Special prayers are recited. Go to “How to Light the Menorah” by My Jewish Learning to print the prayers.
I’m sure there are many Hanukkah traditions that vary from family to family. I’m touching on gifts, dreidel, family, and food.
Gifts were not originally a part of Hanukkah. Gold coins were traditionally given, but many believe this has changed because of Christmas. No surprise that gifts are much more of a priority in America than many other countries.
Gift giving during Hanukkah varies from family to family. Some give money, some give one small gift each night, and some choose one large family gift as the Hanukkah gift.
Dreidel is a fun game played during Hanukkah. There are many explanations as to how this game became linked to Hanukkah as no such game was played during the Maccabees. The standard explanation is that the letters nun, gimmel, hey, shin, which appear on the dreidel in the Diaspora, stand for nes gadol haya sham–“a great miracle happened there,”while in Israel the dreidel says nun, gimmel, hey, pey, which means “a great miracle happened here.”
Check out this video for instructions on how to play.
While there are many public activities with a Hanukkah theme, mostly it is spent at home with family and friends. What a lovely holiday, full of history, good food, and family.
This is part of my “Celebrating Jewish Holidays” series. If you are enjoying learning how to celebrate Hanukkah, be sure to check out the other posts!
- How to Celebrate Sukkot with Your Family
- How to Celebrate Yom Kippur with Your Family
- How to Celebrate Rosh Hashanah with Your Family
- How to Celebrate Purim with Your Family
Food is the center of many holidays and Hanukkah is no exception! As you learn how to celebrate Hanukkah, you will love exploring this side of the traditions. Embrace the season with these Hanukkah recipes!
Classic Latke Recipe– The miracle of the oil is carried into the food with latkes. Basically a fried potato pancake of sorts, latkes are probably the first food to spring to mind when you think of Hanukkah. They are simple to make and are delicious with apple sauce or sour cream. Check out Classic Latke Recipe by Delish!
Serious Eats has its own Old Fashioned Latkes Recipe with which they use a food processor. Be sure to check theirs out as well!
Sufganiyot (jelly donut) Recipe– Another popular Hanukkah food is sufganiyot, or jelly donuts, fried to perfection and dusted with sugar. With an emphasis on oil again as well as a celebration of the sweet seasons of life, they are a treat we all look forward to. Delish has a Best Sufganiyot Recipe worth checking out.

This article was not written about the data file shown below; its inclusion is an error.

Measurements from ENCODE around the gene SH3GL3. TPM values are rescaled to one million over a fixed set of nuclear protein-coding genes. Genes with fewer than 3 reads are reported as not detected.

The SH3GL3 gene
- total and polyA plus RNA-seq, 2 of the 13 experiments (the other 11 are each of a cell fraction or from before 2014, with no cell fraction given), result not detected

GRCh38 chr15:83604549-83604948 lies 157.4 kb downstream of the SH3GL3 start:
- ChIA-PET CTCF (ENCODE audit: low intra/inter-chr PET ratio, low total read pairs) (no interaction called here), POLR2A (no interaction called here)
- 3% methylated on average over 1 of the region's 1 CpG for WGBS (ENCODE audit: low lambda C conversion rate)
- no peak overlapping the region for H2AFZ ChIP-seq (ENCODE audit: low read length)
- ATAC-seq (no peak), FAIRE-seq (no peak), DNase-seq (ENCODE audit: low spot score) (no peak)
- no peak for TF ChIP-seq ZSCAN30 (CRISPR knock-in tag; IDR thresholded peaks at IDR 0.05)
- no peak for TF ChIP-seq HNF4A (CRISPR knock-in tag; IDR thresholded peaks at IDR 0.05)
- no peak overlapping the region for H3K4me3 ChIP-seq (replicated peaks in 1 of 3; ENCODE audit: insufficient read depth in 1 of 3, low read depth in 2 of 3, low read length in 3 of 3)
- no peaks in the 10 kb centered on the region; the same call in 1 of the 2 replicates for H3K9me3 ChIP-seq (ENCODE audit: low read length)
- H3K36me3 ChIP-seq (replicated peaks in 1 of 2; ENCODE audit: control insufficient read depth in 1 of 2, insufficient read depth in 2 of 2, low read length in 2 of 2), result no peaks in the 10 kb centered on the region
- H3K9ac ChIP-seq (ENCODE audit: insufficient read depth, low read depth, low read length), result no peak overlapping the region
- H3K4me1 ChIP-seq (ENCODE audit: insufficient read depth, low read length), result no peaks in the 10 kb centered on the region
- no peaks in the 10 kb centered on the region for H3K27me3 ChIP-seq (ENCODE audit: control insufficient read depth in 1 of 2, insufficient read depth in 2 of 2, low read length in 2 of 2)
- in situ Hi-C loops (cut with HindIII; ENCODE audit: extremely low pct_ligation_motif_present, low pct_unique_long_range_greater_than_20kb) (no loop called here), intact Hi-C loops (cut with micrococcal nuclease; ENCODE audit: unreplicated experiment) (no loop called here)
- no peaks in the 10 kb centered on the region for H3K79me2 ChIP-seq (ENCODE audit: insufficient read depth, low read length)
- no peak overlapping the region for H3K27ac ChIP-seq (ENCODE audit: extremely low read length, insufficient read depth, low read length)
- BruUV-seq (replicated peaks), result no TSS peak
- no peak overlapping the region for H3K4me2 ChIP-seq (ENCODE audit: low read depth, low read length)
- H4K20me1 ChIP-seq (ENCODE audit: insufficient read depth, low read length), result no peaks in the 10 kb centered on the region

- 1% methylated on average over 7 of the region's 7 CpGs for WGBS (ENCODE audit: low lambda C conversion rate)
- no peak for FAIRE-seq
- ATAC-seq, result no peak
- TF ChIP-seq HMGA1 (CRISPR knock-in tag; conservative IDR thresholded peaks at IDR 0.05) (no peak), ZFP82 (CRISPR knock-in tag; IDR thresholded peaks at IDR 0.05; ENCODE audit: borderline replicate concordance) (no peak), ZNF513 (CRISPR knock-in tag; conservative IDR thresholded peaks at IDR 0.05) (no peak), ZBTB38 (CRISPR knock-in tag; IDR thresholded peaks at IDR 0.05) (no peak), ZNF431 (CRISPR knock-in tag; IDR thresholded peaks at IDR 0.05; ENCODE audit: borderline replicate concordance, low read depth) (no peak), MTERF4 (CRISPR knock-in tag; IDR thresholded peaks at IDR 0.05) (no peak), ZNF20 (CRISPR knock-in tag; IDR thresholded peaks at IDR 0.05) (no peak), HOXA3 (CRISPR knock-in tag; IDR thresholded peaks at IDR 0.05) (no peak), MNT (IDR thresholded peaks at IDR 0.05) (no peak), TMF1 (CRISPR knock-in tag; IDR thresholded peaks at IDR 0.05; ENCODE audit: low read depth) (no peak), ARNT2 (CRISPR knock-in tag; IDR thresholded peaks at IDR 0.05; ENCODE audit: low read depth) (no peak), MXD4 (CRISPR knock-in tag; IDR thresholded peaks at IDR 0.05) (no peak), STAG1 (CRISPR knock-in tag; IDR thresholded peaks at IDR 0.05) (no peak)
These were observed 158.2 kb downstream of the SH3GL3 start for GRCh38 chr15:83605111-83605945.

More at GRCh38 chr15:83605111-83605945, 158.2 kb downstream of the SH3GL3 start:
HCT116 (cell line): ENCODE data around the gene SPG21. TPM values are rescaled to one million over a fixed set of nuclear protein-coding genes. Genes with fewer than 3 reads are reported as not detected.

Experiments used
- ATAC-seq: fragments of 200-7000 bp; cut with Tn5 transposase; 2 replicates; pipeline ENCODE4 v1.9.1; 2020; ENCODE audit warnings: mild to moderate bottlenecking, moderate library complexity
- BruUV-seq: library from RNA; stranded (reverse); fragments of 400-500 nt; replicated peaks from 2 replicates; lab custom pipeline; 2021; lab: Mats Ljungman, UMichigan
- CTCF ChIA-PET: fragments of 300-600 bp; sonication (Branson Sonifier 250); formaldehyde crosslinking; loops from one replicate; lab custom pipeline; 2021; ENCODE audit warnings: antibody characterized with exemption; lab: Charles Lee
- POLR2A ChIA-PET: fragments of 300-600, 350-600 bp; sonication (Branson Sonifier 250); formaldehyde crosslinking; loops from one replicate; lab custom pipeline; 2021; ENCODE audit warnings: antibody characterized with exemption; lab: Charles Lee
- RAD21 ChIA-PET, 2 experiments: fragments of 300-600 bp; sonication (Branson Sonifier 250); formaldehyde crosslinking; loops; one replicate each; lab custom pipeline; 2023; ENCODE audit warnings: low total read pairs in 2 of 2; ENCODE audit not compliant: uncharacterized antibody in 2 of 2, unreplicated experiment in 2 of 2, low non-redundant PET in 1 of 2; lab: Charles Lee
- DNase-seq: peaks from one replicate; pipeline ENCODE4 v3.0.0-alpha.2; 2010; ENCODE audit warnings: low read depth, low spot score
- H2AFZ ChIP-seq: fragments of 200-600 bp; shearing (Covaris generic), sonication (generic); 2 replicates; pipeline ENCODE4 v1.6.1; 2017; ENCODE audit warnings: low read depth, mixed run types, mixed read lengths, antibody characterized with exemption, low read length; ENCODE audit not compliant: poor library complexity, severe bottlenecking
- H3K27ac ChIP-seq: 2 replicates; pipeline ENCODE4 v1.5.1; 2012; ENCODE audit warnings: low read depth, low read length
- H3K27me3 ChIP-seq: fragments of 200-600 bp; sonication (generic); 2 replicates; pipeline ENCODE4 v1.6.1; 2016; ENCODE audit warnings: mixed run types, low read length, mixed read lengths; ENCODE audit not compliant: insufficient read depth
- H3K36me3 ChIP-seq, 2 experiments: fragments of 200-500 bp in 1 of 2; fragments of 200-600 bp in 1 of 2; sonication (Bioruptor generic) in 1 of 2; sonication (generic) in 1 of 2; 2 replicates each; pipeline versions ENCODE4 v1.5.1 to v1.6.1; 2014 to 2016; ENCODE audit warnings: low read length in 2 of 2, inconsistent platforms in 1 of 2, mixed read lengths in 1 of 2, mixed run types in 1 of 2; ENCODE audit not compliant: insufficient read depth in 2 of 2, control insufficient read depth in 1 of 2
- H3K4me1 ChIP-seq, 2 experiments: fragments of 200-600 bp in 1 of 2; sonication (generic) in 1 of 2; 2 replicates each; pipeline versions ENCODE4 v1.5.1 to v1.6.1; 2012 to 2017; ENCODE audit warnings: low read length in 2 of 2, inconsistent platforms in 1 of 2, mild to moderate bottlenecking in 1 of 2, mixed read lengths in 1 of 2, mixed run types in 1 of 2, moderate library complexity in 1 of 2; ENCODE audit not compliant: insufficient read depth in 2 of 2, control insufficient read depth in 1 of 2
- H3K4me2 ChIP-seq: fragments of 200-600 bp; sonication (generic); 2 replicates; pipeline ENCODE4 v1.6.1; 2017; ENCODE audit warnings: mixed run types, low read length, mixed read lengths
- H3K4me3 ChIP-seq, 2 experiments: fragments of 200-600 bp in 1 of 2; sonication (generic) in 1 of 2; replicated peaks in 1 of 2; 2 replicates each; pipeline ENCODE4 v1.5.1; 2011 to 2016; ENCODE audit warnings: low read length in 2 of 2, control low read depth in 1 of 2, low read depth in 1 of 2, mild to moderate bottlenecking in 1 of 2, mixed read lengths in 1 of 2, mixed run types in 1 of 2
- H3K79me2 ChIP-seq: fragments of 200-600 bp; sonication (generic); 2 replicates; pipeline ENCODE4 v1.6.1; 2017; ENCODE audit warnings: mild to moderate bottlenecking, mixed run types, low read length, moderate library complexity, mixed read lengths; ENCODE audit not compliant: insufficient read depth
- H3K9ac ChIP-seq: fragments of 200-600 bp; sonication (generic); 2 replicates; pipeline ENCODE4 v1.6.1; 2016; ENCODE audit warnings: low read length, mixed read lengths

Tori Avey goes through the history of the sufganiyot (all the way back to a German cookbook published in 1482!) She also gives wonderful directions. Check out her Jelly Filled Hanukkah Donut post!
Cheese Blintz– A well loved Ashkenazi dish that is popular year-round, but makes a perfect addition to any Hanukkah menu. Delish puts a secret ingredient in their recipe. Be sure to check out Delish’s Cheese Blintz Recipe.
Noodle Kugel– a cheesy noodle dish that is sure to be a crowd pleaser. It can be made in a variety of ways. Check out this Sweet Noodle Kugel Recipe by Taste of Home.
Braised Brisket Recipe– is a popular main dish for most Jewish holidays. While Americans are used to barbecue brisket, this piece of meat that adorns the Jewish dinner table is braised often with carrots, potatoes, and other vegetables.
Check out this delicious Braised Hanukkah Brisket at Taste of Home.
I am not the world’s craftiest person, but we have to have Hanukkah crafts! I’m going to refer you to some great ideas from other (craftier!) bloggers.
Menorah craft with clothespins by Little Passports
This craft is perfect for preschool/kindergarten and uses clothespins, paper plates, and chenille stems. Sure to be something you put up every year.
These handprint menorahs are a family favorite for us. We also made them with our homeschool group one year which was a lot of fun! Handprint crafts are always great for gifts as well as keepsakes. Check out this Hanukkah craft at Fun Family Crafts!
The dreidel is a fun game played during Hannukah. Here is a lovely dreidel banner. It is made from felt and has simple designs on it. Perfect for older kids or as a family project with a range of ages (many Hanukkah crafts are geared toward younger kids).
Artsy Craftsy Mom features this felt dreidel banner as well as other great Hanukkah crafts!
Here is another fun Hanukkah craft involving dreidels. This one is from Parents.com and is great to make as a family. A template is provided that you trace onto cardstock. The dreidels are cut out and assembled. The best part is that each family member secretly writes a fun activity for the family to do on the inside of their dreidel.
If you have a little builder (or an older one as my 15 year old still loves playing with Legos!) at home, you are going to love this Lego menorah. Keep hands and minds busy with this Hanukkah craft from What We Do All Day. This project leaves lots of room for creativity and individuality.
So, here it is. A quick overview of how to celebrate Hanukkah with your family. I hope this inspires you to study more whether it is history, crafts, or recipes.